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Food-Producing Animals

Success stories

The animal health industry plays a key role in livestock protection as a provider of tools to help prevent, control and manage animal diseases affecting Europe’s farming community. Thanks to these tools (vaccines and medicines) Europe has been successful in managing animal diseases such as salmonella, bluetongue or foot and mouth disease which just years ago posed serious threats to animal health, food safety and public health.

The industry remains acutely aware of future critical challenges however and strives to continue developing advanced solutions that protect both animal and human health. Below you will find links to a number of fact sheets outlining some of the successes experienced thanks to animal health products.

Worm infections

Several species of parasitic worms have livestock, poultry or fish as a host. They represent a burden for the animal as they compromise its health and welfare, which in turn hinders its performance. In addition, some specific worm species can also use humans as hosts; in such cases they represent a zoonotic risk.


Parasitic worms, often referred to as helminthes, are parasites, living in and feeding on living hosts, receiving nourishment and protection while disrupting their hosts' nutrient absorption, causing weakness and disease. Depending on the species, they live in all kinds of organs, like intestines, lungs, kidneys, etc. Their host-range covers range of species, including livestock, poultry and fish, and even humans. 

Societal impact

Animal health and welfare
The symptoms of infection are not always evident. Clinical signs are often easy to see, however the impact of subclinical infections is much bigger as the infection may be unnoticed, which causes treatment to be delayed, with continuing negative consequences for the animal’s health and welfare.

Clinical symptoms vary and depend on the type of worm, e.g. lung worms affecting breathing capacity. The illness may show itself in reduced appetite. Additionally, intestinal worms can often cause diarrhoea and the reduced absorption of nutrients, resulting in deficiencies which often manifest themselves through a dull-looking coat or loss of body weight.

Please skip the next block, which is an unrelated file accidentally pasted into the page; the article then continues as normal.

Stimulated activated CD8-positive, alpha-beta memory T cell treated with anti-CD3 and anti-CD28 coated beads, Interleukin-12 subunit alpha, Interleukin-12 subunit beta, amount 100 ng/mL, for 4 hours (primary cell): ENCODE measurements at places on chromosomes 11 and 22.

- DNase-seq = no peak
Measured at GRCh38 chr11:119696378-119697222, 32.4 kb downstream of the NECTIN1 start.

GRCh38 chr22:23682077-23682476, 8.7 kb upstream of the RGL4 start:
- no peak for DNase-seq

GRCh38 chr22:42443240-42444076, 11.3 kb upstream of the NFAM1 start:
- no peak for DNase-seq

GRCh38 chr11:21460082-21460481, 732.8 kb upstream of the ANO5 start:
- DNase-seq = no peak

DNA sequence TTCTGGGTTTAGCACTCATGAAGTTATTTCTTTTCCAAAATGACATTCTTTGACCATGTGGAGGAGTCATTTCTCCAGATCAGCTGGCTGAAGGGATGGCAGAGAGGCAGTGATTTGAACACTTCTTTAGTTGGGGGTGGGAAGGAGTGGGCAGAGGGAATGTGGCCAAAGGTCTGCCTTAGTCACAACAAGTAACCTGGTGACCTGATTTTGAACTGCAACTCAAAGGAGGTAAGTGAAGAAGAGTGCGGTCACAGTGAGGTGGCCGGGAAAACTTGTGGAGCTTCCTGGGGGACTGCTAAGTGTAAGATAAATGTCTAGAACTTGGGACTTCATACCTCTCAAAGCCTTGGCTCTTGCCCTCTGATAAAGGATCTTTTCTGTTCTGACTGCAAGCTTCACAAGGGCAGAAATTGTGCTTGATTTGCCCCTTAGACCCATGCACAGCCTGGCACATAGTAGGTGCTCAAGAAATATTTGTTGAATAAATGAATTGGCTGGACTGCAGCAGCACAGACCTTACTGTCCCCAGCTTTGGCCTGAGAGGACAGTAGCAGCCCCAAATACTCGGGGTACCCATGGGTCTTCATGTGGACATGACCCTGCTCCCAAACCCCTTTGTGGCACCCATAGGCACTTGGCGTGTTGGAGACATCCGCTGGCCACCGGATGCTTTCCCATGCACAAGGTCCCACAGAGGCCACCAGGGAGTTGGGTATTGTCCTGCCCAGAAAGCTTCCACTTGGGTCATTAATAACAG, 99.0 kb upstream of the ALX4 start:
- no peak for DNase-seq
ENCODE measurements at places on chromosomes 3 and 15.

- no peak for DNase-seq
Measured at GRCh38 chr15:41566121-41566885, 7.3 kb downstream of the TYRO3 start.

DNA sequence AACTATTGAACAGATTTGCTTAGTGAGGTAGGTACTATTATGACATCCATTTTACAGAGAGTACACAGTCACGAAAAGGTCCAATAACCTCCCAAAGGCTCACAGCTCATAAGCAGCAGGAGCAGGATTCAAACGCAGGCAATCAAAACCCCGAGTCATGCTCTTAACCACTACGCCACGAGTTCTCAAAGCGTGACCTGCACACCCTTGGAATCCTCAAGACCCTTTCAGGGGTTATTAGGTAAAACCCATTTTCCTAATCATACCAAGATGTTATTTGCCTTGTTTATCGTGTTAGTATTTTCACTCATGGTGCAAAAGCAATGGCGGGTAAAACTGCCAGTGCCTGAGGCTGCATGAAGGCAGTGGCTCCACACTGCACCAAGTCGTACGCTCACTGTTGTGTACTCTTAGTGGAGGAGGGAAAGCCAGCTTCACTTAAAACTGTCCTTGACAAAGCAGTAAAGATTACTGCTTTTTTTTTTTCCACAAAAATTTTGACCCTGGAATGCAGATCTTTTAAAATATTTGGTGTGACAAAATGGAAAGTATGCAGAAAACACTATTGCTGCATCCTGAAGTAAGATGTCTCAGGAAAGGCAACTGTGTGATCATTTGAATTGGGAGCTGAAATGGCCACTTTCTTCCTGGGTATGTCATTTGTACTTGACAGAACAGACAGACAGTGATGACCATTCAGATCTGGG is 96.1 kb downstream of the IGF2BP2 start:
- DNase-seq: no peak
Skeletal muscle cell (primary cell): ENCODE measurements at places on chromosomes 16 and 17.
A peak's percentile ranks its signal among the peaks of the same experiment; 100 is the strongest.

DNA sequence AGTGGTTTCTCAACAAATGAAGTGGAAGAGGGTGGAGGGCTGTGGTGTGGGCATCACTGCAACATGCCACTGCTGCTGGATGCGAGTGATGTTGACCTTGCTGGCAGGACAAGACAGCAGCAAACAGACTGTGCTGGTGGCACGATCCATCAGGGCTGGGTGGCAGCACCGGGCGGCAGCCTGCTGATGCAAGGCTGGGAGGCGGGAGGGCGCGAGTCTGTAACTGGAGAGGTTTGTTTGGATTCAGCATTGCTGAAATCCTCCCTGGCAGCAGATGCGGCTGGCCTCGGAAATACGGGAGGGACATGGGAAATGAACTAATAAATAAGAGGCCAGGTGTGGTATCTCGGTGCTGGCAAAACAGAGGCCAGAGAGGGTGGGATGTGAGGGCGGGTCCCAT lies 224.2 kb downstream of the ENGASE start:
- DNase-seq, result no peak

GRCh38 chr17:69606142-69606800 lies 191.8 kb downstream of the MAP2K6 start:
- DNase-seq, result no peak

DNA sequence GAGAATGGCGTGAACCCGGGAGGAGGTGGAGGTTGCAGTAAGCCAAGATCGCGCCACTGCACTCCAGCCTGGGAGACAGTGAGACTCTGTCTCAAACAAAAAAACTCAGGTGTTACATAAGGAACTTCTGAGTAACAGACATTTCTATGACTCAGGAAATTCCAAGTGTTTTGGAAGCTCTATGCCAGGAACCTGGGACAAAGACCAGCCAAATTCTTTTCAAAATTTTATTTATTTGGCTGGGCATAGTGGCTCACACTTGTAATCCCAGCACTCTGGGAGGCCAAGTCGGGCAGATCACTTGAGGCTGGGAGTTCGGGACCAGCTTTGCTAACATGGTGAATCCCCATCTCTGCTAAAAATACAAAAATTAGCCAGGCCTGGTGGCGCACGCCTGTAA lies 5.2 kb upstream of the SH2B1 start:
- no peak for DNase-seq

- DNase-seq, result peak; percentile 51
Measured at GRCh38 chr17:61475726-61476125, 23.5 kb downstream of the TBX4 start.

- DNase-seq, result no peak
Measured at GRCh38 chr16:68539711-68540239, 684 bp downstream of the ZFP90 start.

Economic impact
The negative impact of a subclinical infection is often worse than that of a clinical infection, as they may continue unnoticed, e.g. the reduced absorption of nutrients and loss of appetite will negatively impact the production of meat, milk, fibre and eggs. 

In a recent paper total costs as a result of a lungworm outbreak on two dairy farms were estimated at £159 and £167 per cow. Milk production was reduced by 15-20% during these outbreaks. Reduced milk production accounted for 52-36% and mortality for 33-51%, respectively. The remaining 13-15% of the total costs were due to extra inseminations, laboratory diagnosis and treatments. 

The costs of subclinical infections are more difficult to determine. A Belgian field study  estimated the cost per year per cow for gastrointestinal nematode and liver fluke infection at €46 and €6 respectively. UK Food Standards Agency (FSA) data for 2011 show that 22% of cattle livers and 6% of sheep livers were rejected due to fluke infection, costing the UK beef and sheep industry £13-15 million. 

Human health/zoonotic impact 
Humans can also be a host for these worms. However, EFSA’s zoonoses reports confirm that in Europe human infections by these parasites are uncommon. Incidents are mainly caused by Trichinella.  The positive findings reported by Member States in 2010 were from pigs from non-controlled or unspecified housing conditions, mainly originating from wildlife (wild boar hunting). 


Prevention, control and treatment

Developing and maintaining effective prevention, control and/or treatment strategies is complicated by the life-cycle of these parasites.

  • Their life-cycle can be separated into a parasitic phase on the one hand - living in the host - and a free-living phase on the other - in the environment. Some parasites have specific hosts, but others are capable of infecting and multiplying in a wider range of hosts, e.g. Trichinella spp.
  • Part of their life-cycle is in a low-metabolic stage, like eggs. This protects them well against the mechanisms of actions of the anthelmintics that need their metabolism to kill them. These eggs can survive for a long time, either in the host or the environment.

Effective strategies need to address all phases as much as possible. Depending on the husbandry system, measures that interrupt the life cycle of the parasite and/or impact the environmental phase of the life-cycle, like rotation to other pastures for grazing or housing in confinement/stables, are required.

The animal health industry has developed vaccines and de-wormers (anthelminthics). 

  • Vaccines against parasites are available, but their range is limited as vaccines are pathogen and species-specific.  
  • Anthelmintics are a more broad-ranged tool for controlling parasites. Application of de-wormers should not only be aimed at treating infected animals showing clinical signs. Instead, the use of de-wormers in a timely manner to reduce infection before symptoms of the disease occur is to the advantage of the animal’s health and welfare and is also more cost-effective. 

Anthelmintic resistance can occur over time, therefore regular monitoring is required to identify

  • when a change of product is needed and 
  • which product is expected to be the most effective against the present worms.


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